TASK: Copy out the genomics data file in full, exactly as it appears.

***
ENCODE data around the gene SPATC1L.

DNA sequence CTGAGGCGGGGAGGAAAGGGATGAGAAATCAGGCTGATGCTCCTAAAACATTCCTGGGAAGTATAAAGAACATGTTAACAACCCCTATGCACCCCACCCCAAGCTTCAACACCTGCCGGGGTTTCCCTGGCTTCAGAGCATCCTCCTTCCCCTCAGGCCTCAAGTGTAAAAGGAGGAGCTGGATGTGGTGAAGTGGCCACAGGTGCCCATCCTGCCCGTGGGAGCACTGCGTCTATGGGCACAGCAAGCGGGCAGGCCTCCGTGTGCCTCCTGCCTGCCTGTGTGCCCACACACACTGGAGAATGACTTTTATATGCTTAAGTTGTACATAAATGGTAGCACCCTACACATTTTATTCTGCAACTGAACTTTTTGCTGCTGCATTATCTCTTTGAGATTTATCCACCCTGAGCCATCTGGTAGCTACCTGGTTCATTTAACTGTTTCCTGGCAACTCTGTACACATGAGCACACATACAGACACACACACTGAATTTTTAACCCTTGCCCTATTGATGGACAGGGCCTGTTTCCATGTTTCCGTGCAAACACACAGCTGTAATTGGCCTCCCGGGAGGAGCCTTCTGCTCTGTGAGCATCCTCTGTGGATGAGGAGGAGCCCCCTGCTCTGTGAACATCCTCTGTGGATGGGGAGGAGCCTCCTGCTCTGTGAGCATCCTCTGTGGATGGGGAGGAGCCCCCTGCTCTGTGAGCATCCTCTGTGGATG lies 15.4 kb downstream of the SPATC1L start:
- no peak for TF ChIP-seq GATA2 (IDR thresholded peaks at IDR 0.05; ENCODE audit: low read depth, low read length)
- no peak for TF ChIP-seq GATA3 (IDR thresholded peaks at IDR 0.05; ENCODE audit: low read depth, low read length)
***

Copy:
ENCODE data around the gene SPATC1L.

DNA sequence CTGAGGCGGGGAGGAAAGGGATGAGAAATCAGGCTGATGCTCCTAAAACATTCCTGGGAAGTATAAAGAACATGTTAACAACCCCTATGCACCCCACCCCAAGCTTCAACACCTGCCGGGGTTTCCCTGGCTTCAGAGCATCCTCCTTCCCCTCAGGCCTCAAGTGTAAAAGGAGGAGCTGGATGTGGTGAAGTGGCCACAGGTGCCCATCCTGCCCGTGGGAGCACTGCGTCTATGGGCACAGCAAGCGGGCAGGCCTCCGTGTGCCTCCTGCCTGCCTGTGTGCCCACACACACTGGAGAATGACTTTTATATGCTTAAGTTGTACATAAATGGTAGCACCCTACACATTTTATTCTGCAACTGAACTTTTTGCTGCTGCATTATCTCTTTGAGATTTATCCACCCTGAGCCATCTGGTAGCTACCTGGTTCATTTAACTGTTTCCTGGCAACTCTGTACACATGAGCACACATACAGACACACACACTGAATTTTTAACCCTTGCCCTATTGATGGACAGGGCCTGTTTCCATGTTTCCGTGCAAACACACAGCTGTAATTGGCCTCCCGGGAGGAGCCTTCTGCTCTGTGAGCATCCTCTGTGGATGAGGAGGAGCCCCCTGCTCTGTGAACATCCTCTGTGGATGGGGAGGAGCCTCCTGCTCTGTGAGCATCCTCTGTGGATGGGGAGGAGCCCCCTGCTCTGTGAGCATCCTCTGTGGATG lies 15.4 kb downstream of the SPATC1L start:
- no peak for TF ChIP-seq GATA2 (IDR thresholded peaks at IDR 0.05; ENCODE audit: low read depth, low read length)
- no peak for TF ChIP-seq GATA3 (IDR thresholded peaks at IDR 0.05; ENCODE audit: low read depth, low read length)